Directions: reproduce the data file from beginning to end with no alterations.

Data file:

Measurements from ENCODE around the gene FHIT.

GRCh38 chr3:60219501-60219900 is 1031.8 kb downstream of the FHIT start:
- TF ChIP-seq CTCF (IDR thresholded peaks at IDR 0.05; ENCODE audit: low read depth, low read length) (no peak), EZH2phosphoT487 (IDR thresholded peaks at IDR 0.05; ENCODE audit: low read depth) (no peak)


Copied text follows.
Measurements from ENCODE around the gene FHIT.

GRCh38 chr3:60219501-60219900 is 1031.8 kb downstream of the FHIT start:
- TF ChIP-seq CTCF (IDR thresholded peaks at IDR 0.05; ENCODE audit: low read depth, low read length) (no peak), EZH2phosphoT487 (IDR thresholded peaks at IDR 0.05; ENCODE audit: low read depth) (no peak)